As the name suggests this confluence of the rivers of Mandakini and Alaknanda is dedicated to Lord Shiva who is also known as Rudra. This is done so since a number of legends and mythological accounts at this place are related to Lord Shiva. Located at a distance for almost 142 kms away from Rishikesh, Rudraprayag is replete with incredible accounts and historical mentions about Lord Shiva’s at this place. This place also serves a popular pilgrim stoppage point for people on their way to Kedarnath Dham which is situated at a distance of 86 kms.

Legend – A widely accepted belief is that Lord Shiva had once performed Tandav at this place. Another legend tells us the story of how Sage Narad was incredibly impressed by his Veena playing abilities and he played his musical instrument and prayed to Lord Shiva for years and years in order to persuade him and ask him to become his disciple. A black statue which is known popularly as Narad Shila here is believed to be the place where Narad used to sit and pray to the lord. There are several old and ancient temples that line the Ghats like the temples of Rudranath and Chamunda Devi which houses steep stairs that lead down to the convergence point.

Devprayag

River Ganga at Devprayag

This is the final point of confluence of the Panch Prayag Yatra where the rivers of Alaknanda and Bhagirathi meet and form the holy river of Ganga which then flows on to the rest of the country. This convergence takes place on the district of Tehri Garhwal and is one of the most holy Prayags in the entire Yatra journey. This is truly a scenic sight since both the rivers display brilliant hues of green and blue during the confluence. Located at a distance of just 73 kms from Rishikesh the Yatra for Panch Prayag can easily be paired up with the Chota Char Dham Yatra of Uttarakhand.

Legend – One of the 108 Divya Desams is located on the Ghat which is the ancient temple of Raghunath. It is a popular belief that Lord Laxman and Lord Ram performed intense penance there as a way of showing their guilt for Brahmahatya of Ravana who was Brahman. Another interesting place at the ghats is an astronomical observatory which was constructed by late Acharya Pt. Chakradhar Joshi which was an astronomer and a great astrologer and this place holds an incredible collection of ancient manuscripts with the earliest manuscript dating back to as far as 1677 AD.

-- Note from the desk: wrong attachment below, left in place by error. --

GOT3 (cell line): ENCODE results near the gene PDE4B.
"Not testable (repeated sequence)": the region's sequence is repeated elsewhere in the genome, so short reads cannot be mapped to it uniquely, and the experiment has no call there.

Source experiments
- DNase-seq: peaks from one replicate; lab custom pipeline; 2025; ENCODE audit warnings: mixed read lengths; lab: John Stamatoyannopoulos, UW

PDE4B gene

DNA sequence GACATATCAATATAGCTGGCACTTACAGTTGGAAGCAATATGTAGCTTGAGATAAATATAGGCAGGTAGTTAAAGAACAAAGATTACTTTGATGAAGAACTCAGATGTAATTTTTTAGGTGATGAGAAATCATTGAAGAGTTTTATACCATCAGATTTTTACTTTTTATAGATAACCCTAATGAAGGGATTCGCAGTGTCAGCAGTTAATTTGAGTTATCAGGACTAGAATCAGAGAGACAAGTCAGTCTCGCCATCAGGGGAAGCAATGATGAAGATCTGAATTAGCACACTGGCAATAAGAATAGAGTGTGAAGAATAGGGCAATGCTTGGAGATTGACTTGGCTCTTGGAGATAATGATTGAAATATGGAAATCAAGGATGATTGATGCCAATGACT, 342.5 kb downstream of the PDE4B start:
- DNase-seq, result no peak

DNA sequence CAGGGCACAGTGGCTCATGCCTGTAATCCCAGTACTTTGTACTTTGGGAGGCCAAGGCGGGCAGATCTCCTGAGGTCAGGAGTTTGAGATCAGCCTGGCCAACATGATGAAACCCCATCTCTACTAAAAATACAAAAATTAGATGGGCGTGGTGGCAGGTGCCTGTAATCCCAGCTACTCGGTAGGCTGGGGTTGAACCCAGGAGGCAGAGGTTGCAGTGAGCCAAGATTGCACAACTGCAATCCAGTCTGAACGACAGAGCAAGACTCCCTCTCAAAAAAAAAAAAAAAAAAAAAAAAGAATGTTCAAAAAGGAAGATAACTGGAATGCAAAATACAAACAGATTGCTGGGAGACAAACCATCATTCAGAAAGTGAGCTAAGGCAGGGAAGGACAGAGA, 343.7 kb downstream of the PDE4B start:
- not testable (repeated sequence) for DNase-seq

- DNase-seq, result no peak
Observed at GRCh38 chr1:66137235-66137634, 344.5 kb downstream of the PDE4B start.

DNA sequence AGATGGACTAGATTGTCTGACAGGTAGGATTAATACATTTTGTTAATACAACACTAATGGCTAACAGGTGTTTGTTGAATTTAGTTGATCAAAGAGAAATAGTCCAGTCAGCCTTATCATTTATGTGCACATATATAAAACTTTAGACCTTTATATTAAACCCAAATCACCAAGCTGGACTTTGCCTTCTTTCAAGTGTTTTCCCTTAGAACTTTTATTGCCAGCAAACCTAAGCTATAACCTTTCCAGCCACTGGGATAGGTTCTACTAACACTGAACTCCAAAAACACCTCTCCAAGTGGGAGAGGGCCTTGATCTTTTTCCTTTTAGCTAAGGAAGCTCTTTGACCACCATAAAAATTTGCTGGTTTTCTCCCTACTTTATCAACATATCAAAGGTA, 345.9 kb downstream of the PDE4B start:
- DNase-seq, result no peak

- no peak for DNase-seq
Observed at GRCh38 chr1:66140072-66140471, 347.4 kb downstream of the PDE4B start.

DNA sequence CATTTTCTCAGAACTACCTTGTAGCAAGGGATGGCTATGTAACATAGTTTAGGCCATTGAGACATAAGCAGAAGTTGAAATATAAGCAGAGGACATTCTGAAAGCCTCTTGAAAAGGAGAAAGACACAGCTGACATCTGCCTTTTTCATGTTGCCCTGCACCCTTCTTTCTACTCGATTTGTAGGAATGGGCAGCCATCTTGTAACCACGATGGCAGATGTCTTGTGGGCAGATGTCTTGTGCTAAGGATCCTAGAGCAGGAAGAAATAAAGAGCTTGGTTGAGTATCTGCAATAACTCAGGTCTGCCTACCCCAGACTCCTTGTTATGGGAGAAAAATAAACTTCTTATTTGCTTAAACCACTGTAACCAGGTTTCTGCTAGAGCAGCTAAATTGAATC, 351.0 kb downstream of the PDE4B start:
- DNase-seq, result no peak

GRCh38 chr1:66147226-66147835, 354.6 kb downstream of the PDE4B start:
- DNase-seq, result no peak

Accessibility

The Panch Prayag can be witnessed by starting your journey from Rishikesh which is known for being the gateway to the Garhwal Himalayas and by following the Rishikesh – Badrinath highway. The railhead situated in Rishikesh is connected to almost all the major and minor railway stations in India from here people can choose to hire a cab, shared taxi or hail a bus service to the confluence points.

Here are the distances of the five Prayags from Rishikesh:

  • Rishikesh to Vishnuprayag – 256 km via Joshimath
  • Rishikesh to Nandprayag – 190 km
  • Rishikesh to Karnaprayag – 169 km
  • Rishikesh to Rudraprayag – 140 km
  • Rishikesh to Devprayag – 70 km
Best Time to Visit:

All the five confluence points of the river experiences low temperatures throughout the year. It is not advisable for you to visit Panch Prayag during the winter months since you will be treated with extremely cold and frigid temperatures making your Yatra journey extremely difficult and uncomfortable. However, all the Prayag sites are accessible throughout the year via a road journey. Even if you are making a Yatra journey during the summer months still you will be required to carry some light woolen and warm winter wear since you will be treated with cold winds throughout your entire journey.

Path of Panch Prayag

The Panch Prayag Yatra commences from Vishnu Prayag right on the river of Alaknanda that is one of the 2 streams of river Ganga while the other streams are known as Dhauliganga, Mandakini, Pindar and Bhagirathi which are the headstreams of the holy river of Ganga. Alaknanda River makes its way down from the triangular lake of Satopanth (at a height of 4,402 metres above sea level) while the Bhagirathi river gushes down the Bhagirath Kharak Glacier which is situated in close proximity to the peak of Nanda Devi and covers an overall length of 229 kms across the 5 Prayags.

Panch Prayag Relevance

Each confluence of the river experiences a massive turnout of pilgrims from far and wide who go on their Panch Kedar Yatra or the Sapta Badri Yatra. All the towns that are around these confluence points are named after the holy convergence, except the holy town of Vishnuprayag and pilgrims make it a point to take a dip in the water. Some devotees and pilgrims also make it a point to take a dip in the waters of all the five Prayags and get rid of all their sins before visiting the holy Dham of Badrinath. Some people also perform the act of immersing the ashes of the deceased individuals here as a part of their Shradh Puja ritual since it a popular belief that the souls of the deceased will only be able to achieve their salvation after their ashes are immersed in this holy water.